Digital Systems II - DRAFT

Course Number: EET 122
Transcript Title: Digital Systems II
Created: September 1, 2012
Updated: September 9, 2015
Total Credits: 4
Lecture Hours: 30
Lecture / Lab Hours: 0
Lab Hours: 30
Satisfies Cultural Literacy requirement: No
Satisfies General Education requirement: No
Grading options: A-F (default), audit
Repeats available for credit: 0

Course Description

Second course in digital electronics presents sequential circuit elements (latches and D/JK flip-flops) with applications including counters, registers, and shift registers. Sequential network analysis and synthesis are covered including the use of state tables and state diagrams. Introduces sampling and the Nyquist Sampling Theorem including introductory coverage of analog-to-digital converters (ADC) and digital-to-analog converters (DAC). Includes a 3-hour per week laboratory. Prerequisite: EET 121 Audit available.

Intended Outcomes

  1. To be able to predict the operation of sequential digital circuits that use latches, D flip-flops, and JK flip-flops in circuit configurations including up/down counters, registers, and shift registers.
  2. To be able to design a counter having a specified count sequence using state diagrams and present state/next state truth tables.
  3. To be able to apply the mathematical relationships in the Nyquist Sampling Theorem to determine the required sampling frequency, filter cutoff frequencies, and guardband for a sampling system.
  4. To be able to analyze the operation of a flash-type analog-to-digital converter (ADC) and its application.
  5. Construct digital circuits, use standard laboratory instrumentation to verify the operation of the circuits, and use PC-based electronic circuit simulation software.

Outcome Assessment Strategies

Assessment methods are to be determined by the instructor. Typically, in-class quizzes, exams and weekly homework assignments will be used. Laboratory assessment will be by reports and/or practical skills testing.

Course Content (Themes, Concepts, Issues and Skills)

  1. The operation of the set-reset (SR) latch, enabled SR latch, and D latch.
  2. The operation of rising edge, and falling edge, D and JK flip-flops including the asynchronous inputs clear and preset.
  3. The timing characteristics of flip-flops including propagation delay, setup time, and hold time and that violations of the setup and/or hold time requirements of a particular flip-flop can result in "metastability" on the output(s) of the flip-flop.
  4. The operation of asynchronous counter circuits using JK and D flip-flops including the occurrence of glitch states.
  5. The design of asynchronous counter circuits (i.e., ripple counters) for a specified modulus using a detected state for clearing the counter (e.g., the RO(1) and RO(2) inputs of the 7493 MSI counter IC) and how this results in a "race condition".
  6. The operation of synchronous counter circuits using JK and D flip-flops.
  7. The design of synchronous circuits for a specified count sequence using a present state/next state table.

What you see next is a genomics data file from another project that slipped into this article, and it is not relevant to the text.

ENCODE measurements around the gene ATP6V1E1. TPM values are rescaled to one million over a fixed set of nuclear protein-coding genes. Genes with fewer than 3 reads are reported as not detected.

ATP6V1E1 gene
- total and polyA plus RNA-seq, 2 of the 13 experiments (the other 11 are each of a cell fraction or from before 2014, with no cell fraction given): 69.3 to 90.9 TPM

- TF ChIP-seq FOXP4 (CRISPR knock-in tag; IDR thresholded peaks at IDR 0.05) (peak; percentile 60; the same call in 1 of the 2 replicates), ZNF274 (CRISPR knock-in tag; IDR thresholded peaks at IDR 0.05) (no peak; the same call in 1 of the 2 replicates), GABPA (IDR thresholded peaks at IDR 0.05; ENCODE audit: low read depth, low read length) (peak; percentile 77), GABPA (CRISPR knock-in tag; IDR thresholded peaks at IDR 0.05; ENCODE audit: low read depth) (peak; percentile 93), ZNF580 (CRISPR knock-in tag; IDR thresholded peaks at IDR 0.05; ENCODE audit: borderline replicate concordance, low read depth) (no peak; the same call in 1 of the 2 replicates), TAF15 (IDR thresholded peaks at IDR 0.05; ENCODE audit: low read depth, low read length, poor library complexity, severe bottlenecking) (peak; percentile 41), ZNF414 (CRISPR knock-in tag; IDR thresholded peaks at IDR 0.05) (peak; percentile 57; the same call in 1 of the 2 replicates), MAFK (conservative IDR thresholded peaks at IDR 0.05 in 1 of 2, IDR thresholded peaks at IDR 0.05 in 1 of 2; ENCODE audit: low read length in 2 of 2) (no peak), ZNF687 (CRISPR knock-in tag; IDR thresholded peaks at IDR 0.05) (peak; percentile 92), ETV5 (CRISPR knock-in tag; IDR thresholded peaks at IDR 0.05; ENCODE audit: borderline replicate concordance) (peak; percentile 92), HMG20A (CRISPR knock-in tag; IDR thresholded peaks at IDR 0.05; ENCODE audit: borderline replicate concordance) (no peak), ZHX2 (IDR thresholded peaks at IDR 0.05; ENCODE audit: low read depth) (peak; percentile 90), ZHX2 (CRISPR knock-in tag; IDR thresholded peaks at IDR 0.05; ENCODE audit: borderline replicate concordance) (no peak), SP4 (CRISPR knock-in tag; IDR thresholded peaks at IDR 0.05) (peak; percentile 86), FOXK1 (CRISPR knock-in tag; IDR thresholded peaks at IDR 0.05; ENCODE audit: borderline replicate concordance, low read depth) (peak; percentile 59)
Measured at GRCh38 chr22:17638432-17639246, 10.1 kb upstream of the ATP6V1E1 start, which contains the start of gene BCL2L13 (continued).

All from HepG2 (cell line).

8. The operational characteristics of synchronous MSI counter ICs (e.g., 74160, 74163, and 74190) and the manner in which they can be cascaded.
  9. The operation, and uses, of the following types of shift registers: serial-in serial-out, serial-in parallel-out, parallel-in serial-out, and parallel-in parallel-out.
  10. The general principle of Fourier Series (i.e., any periodic waveform can be equivalently expressed as a potentially infinite series of sinusoidal waveforms that, instant-by-instant, add-up to the original waveform where the frequencies of the sinusoidal waveforms are integer multiples of the frequency of the original waveform) and why Fourier Series are useful in electronics.
  11. The sampling process (i.e., sampling of an analog signal, digitizing the samples, communicating the digitized samples, converting the digitized samples back into analog, and reconstructing the original analog signal) with an overview of the Nyquist Sampling Theorem.
  12. The operation of the flash type analog-to-digital converter (ADC) and the relationship between the resolution of the flash-type ADC and the number of comparators required in the ADC.
  13. The definition of quantization error and its relationship to the resolution of an ADC.
  14. The general operation of the binary-weighted-resistor type digital-to-analog converter (DAC).

The use of PC-based circuit simulation software to simulate a digital circuit that contains flip-flops.

Department Notes

In the laboratory, the student will construct several digital circuits including a circuit that makes a sequence of changing tones which are heard using a miniature speaker and a circuit that makes a single channel of an oscilloscope display four independent signals. The student will use standard laboratory instrumentation, including the oscilloscope, to verify the operation of each circuit. The student will also use PC-based electronic circuit simulation software to simulate the operation of at least one digital circuit.